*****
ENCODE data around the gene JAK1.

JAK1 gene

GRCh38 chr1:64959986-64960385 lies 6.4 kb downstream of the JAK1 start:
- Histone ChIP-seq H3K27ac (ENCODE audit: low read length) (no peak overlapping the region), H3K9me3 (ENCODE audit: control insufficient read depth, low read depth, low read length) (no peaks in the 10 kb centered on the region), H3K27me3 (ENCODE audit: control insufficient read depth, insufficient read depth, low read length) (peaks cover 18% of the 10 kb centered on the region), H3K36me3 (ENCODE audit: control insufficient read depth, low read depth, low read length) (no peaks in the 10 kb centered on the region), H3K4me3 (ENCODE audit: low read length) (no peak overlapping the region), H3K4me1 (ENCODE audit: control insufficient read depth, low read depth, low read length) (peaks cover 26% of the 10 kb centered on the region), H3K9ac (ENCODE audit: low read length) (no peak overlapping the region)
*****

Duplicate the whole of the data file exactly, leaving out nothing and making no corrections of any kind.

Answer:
ENCODE data around the gene JAK1.

JAK1 gene

GRCh38 chr1:64959986-64960385 lies 6.4 kb downstream of the JAK1 start:
- Histone ChIP-seq H3K27ac (ENCODE audit: low read length) (no peak overlapping the region), H3K9me3 (ENCODE audit: control insufficient read depth, low read depth, low read length) (no peaks in the 10 kb centered on the region), H3K27me3 (ENCODE audit: control insufficient read depth, insufficient read depth, low read length) (peaks cover 18% of the 10 kb centered on the region), H3K36me3 (ENCODE audit: control insufficient read depth, low read depth, low read length) (no peaks in the 10 kb centered on the region), H3K4me3 (ENCODE audit: low read length) (no peak overlapping the region), H3K4me1 (ENCODE audit: control insufficient read depth, low read depth, low read length) (peaks cover 26% of the 10 kb centered on the region), H3K9ac (ENCODE audit: low read length) (no peak overlapping the region)